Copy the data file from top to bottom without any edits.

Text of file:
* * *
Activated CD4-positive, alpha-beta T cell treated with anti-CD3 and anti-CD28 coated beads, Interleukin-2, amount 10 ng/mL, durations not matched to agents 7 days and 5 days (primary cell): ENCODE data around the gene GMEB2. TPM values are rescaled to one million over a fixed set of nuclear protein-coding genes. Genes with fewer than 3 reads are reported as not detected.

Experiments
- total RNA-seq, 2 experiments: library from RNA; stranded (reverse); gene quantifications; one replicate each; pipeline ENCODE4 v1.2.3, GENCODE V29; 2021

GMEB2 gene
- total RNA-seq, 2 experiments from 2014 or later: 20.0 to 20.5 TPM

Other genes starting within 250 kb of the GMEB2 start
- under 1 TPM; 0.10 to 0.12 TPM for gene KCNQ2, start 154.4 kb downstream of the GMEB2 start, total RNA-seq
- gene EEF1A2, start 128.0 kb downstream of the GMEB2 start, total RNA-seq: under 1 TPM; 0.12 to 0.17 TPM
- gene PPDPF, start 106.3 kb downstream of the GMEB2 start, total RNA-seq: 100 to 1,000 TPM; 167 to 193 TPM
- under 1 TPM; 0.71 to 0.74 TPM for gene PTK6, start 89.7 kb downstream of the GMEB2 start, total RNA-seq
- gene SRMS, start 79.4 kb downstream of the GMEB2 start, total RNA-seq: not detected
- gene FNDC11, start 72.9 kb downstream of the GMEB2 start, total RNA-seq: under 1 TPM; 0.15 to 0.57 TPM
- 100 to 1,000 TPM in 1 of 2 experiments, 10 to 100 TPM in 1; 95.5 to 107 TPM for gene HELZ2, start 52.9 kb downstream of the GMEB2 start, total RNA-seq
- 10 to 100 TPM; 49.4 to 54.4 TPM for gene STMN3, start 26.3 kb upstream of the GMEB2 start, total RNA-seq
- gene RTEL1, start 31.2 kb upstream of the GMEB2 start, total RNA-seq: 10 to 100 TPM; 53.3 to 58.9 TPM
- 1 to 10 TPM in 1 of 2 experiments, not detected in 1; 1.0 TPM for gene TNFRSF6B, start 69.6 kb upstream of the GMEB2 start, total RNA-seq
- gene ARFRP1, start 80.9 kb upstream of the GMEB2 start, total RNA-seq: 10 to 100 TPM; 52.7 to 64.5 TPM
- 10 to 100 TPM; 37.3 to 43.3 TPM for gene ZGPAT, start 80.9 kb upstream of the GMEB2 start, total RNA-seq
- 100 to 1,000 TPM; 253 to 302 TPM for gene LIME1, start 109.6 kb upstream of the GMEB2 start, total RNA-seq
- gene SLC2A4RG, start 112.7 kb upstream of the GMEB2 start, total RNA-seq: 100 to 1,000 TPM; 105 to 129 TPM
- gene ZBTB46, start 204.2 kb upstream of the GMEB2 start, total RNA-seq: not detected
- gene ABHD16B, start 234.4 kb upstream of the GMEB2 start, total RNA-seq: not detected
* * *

Activated CD4-positive, alpha-beta T cell treated with anti-CD3 and anti-CD28 coated beads, Interleukin-2, amount 10 ng/mL, durations not matched to agents 7 days and 5 days (primary cell): ENCODE data around the gene GMEB2. TPM values are rescaled to one million over a fixed set of nuclear protein-coding genes. Genes with fewer than 3 reads are reported as not detected.

Experiments
- total RNA-seq, 2 experiments: library from RNA; stranded (reverse); gene quantifications; one replicate each; pipeline ENCODE4 v1.2.3, GENCODE V29; 2021

GMEB2 gene
- total RNA-seq, 2 experiments from 2014 or later: 20.0 to 20.5 TPM

Other genes starting within 250 kb of the GMEB2 start
- under 1 TPM; 0.10 to 0.12 TPM for gene KCNQ2, start 154.4 kb downstream of the GMEB2 start, total RNA-seq
- gene EEF1A2, start 128.0 kb downstream of the GMEB2 start, total RNA-seq: under 1 TPM; 0.12 to 0.17 TPM
- gene PPDPF, start 106.3 kb downstream of the GMEB2 start, total RNA-seq: 100 to 1,000 TPM; 167 to 193 TPM
- under 1 TPM; 0.71 to 0.74 TPM for gene PTK6, start 89.7 kb downstream of the GMEB2 start, total RNA-seq
- gene SRMS, start 79.4 kb downstream of the GMEB2 start, total RNA-seq: not detected
- gene FNDC11, start 72.9 kb downstream of the GMEB2 start, total RNA-seq: under 1 TPM; 0.15 to 0.57 TPM
- 100 to 1,000 TPM in 1 of 2 experiments, 10 to 100 TPM in 1; 95.5 to 107 TPM for gene HELZ2, start 52.9 kb downstream of the GMEB2 start, total RNA-seq
- 10 to 100 TPM; 49.4 to 54.4 TPM for gene STMN3, start 26.3 kb upstream of the GMEB2 start, total RNA-seq
- gene RTEL1, start 31.2 kb upstream of the GMEB2 start, total RNA-seq: 10 to 100 TPM; 53.3 to 58.9 TPM
- 1 to 10 TPM in 1 of 2 experiments, not detected in 1; 1.0 TPM for gene TNFRSF6B, start 69.6 kb upstream of the GMEB2 start, total RNA-seq
- gene ARFRP1, start 80.9 kb upstream of the GMEB2 start, total RNA-seq: 10 to 100 TPM; 52.7 to 64.5 TPM
- 10 to 100 TPM; 37.3 to 43.3 TPM for gene ZGPAT, start 80.9 kb upstream of the GMEB2 start, total RNA-seq
- 100 to 1,000 TPM; 253 to 302 TPM for gene LIME1, start 109.6 kb upstream of the GMEB2 start, total RNA-seq
- gene SLC2A4RG, start 112.7 kb upstream of the GMEB2 start, total RNA-seq: 100 to 1,000 TPM; 105 to 129 TPM
- gene ZBTB46, start 204.2 kb upstream of the GMEB2 start, total RNA-seq: not detected
- gene ABHD16B, start 234.4 kb upstream of the GMEB2 start, total RNA-seq: not detected